Sushi for Twelve, $482 plus delivery f Review of Elementary Episode 2.08 "Blood Is Thicker": "I've Got you Under My Skin"

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Review of Elementary Episode 2.08 "Blood Is Thicker": "I've Got you Under My Skin"

Spoilers below.

As its title suggests, "Blood is Thicker," the latest episode of Elementary, places family relations front and center, though the title also has a more literal application, in this strong if somewhat predictable episode. Director John Polson returns to helm his fifth episode; the last one he directed was the season opener, "Step Nine," which introduced Mycroft Holmes (Rhys Ifans), also a key character in this episode. Bob Goodman writes his first episode for the show, adding some twists to Holmes's family relationships.

The episode begins with Sherlock (Johnny Lee Miller) and Mycroft sparring on the roof, engaging in singlestick. While this might initially seem like evidence of rapprochement, however--two brothers bonding in time-honored masculine combat (Holmes even comments on brothers hitting each other as a well-established instance of family bonding)--by the end of the episode, more sinister undertones emerge. The developing closeness, it seems, is illusory, with Mycroft's unknown ulterior motives suggesting that the "play" of combat masks a far more real antagonism. Indeed, both men wear masks during their sparring, further suggesting the concealment theme. holmes's innovation of using an egg as the target on the mask, to ensure a hit is unequivocally acknowledged (the broken egg being irrefutible evidence), hints at the underlying fragility of their relationship--especially given how food is used as a recurrent thematic motif in this show.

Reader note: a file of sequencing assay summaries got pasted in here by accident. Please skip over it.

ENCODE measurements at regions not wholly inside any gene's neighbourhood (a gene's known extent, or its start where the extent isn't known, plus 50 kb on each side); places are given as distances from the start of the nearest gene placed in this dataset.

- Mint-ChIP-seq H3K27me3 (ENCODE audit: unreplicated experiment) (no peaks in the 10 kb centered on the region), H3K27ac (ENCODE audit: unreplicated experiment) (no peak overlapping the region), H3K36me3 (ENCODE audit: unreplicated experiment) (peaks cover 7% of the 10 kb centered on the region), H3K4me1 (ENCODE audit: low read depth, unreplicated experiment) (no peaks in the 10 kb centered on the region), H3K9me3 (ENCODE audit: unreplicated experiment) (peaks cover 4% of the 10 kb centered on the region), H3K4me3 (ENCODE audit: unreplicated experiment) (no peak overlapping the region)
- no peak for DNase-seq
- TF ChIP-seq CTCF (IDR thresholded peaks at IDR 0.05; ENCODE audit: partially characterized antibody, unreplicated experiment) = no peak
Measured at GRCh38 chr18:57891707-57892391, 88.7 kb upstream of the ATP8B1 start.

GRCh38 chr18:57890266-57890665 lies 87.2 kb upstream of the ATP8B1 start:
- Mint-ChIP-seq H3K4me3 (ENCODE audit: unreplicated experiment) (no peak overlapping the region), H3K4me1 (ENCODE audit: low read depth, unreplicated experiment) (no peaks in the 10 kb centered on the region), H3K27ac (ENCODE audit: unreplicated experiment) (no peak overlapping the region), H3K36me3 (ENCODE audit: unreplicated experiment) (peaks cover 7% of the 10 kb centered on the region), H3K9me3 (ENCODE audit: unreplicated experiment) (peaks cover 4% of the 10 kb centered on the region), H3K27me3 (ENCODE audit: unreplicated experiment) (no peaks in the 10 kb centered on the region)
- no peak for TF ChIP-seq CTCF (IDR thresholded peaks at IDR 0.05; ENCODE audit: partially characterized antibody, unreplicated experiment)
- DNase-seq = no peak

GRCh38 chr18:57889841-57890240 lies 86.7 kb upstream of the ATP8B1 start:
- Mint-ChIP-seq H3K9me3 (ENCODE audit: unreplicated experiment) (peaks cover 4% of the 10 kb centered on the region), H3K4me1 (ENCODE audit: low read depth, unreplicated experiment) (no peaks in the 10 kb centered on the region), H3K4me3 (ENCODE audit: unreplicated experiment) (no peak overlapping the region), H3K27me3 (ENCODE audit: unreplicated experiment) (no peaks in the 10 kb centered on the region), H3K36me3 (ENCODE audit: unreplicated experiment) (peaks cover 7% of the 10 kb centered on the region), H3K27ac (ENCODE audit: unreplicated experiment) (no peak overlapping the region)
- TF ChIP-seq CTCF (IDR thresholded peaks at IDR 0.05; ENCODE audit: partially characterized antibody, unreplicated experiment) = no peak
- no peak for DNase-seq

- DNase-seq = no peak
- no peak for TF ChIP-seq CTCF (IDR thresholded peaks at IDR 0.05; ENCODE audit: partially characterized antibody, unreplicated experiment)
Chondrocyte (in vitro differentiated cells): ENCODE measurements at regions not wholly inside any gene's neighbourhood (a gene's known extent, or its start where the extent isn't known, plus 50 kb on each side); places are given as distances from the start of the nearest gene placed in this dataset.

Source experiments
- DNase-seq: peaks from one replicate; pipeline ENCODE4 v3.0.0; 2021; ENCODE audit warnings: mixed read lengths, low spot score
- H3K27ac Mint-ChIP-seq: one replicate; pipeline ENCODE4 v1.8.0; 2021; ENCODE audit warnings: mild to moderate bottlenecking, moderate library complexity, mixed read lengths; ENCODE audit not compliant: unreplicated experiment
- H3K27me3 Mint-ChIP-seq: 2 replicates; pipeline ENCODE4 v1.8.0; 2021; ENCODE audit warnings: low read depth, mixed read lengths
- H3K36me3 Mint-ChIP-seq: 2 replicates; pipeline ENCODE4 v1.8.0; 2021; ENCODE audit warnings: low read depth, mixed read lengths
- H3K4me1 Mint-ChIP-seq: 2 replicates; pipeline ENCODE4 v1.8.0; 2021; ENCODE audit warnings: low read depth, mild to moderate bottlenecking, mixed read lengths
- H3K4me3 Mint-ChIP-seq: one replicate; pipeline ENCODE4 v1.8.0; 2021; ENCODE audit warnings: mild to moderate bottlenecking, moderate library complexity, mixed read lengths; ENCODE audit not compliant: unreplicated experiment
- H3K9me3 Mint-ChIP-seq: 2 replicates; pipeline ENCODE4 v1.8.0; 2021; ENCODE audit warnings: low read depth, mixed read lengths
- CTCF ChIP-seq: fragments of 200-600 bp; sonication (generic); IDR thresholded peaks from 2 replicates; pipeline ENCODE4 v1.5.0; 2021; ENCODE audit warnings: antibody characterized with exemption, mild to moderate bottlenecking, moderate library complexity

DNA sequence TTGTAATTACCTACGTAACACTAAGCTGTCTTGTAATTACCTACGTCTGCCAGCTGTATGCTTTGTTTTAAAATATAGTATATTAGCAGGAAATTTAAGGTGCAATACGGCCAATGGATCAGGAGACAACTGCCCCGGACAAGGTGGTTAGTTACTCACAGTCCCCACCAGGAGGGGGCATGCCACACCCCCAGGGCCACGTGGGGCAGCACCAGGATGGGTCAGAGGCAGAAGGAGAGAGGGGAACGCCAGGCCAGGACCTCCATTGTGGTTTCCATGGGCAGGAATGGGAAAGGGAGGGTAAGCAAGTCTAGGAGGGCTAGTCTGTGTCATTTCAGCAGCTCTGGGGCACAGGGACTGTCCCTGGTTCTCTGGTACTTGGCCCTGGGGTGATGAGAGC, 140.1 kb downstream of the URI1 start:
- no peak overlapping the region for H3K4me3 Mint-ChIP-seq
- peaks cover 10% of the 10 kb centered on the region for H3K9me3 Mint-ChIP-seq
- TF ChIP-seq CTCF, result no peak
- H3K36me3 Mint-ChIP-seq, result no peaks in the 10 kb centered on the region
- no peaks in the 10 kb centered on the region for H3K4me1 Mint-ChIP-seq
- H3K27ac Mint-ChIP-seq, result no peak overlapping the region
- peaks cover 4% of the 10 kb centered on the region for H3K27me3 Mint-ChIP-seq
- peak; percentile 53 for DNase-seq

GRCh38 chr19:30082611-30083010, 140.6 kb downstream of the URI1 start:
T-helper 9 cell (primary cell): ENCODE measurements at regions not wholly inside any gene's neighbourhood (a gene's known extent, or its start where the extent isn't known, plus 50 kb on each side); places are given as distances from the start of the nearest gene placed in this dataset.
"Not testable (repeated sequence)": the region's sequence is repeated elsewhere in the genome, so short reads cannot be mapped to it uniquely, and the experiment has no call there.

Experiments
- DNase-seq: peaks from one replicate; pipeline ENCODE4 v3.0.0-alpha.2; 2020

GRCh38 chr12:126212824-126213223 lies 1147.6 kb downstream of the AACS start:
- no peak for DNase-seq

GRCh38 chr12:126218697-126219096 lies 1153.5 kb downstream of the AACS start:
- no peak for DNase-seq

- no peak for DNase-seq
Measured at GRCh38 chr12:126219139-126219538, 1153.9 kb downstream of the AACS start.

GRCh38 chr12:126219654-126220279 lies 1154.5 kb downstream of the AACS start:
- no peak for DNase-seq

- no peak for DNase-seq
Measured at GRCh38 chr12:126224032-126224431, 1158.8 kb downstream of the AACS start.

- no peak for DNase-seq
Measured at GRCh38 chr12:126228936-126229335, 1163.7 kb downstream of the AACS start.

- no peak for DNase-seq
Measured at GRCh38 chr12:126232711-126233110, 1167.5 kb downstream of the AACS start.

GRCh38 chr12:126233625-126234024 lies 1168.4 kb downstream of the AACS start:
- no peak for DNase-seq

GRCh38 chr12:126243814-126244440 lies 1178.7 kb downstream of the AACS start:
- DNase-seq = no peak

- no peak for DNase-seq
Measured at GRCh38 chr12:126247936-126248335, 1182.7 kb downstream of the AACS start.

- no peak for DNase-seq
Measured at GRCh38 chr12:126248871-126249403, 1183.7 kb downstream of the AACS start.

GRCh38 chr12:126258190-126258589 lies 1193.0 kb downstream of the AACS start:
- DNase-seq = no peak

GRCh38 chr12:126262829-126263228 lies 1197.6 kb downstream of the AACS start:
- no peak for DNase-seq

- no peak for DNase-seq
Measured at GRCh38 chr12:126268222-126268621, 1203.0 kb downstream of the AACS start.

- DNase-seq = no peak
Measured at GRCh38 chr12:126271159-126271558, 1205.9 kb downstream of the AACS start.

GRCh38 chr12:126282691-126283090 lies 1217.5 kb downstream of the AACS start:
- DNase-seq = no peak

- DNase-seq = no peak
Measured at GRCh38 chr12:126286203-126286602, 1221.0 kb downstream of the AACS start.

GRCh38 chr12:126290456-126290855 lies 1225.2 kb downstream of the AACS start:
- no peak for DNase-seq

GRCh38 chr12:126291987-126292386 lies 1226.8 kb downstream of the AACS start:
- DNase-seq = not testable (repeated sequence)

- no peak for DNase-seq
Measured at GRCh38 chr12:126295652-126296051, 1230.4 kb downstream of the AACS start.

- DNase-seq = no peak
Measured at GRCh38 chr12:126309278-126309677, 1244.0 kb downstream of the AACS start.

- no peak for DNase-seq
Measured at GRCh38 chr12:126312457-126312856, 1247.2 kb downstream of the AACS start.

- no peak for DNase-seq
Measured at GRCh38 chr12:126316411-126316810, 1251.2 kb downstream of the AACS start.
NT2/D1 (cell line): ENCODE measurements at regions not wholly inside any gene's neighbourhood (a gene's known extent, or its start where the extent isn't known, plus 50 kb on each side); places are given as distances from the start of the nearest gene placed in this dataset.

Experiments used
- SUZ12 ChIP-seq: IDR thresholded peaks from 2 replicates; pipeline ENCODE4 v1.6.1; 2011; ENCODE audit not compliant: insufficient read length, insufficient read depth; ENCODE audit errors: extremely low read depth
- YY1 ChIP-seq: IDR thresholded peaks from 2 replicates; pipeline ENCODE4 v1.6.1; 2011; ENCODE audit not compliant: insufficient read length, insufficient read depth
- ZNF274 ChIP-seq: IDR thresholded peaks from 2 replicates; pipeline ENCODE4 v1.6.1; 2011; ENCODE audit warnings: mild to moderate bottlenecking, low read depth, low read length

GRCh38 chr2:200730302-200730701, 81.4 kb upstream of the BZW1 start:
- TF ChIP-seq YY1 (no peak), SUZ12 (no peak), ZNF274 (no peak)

The murder plot begins with a bang, literally, as a body plummets from a third-story apartment to land atop a delivery van. The victim turns out to be the estranged daughter of billionaire computer/technology guru Ian Gale (guest star William Sadler). Gale has reconnected with his daughter after paying her mother off decades ago to get rid of her. hor him, money mattered more than blood. Conveniently for Gale, the reconciliation coincides with his heart transplant surgery and his concomitant need for a blood donor who shares his unusual blood type. Here we see the literal implications of the title, as the estranged daughter has literally bled for her father to try to help heal him--and will not earn a hefty inheritance for her trouble. However, while this might look like a motive for murde,r it is merely a red herring. We also see here a family dynamic reminiscent of that in the Holmes family, with its own fraught parent/child relationship; Holmes, too, is estranged from his father, but he's far less willing to close the gap, even for money.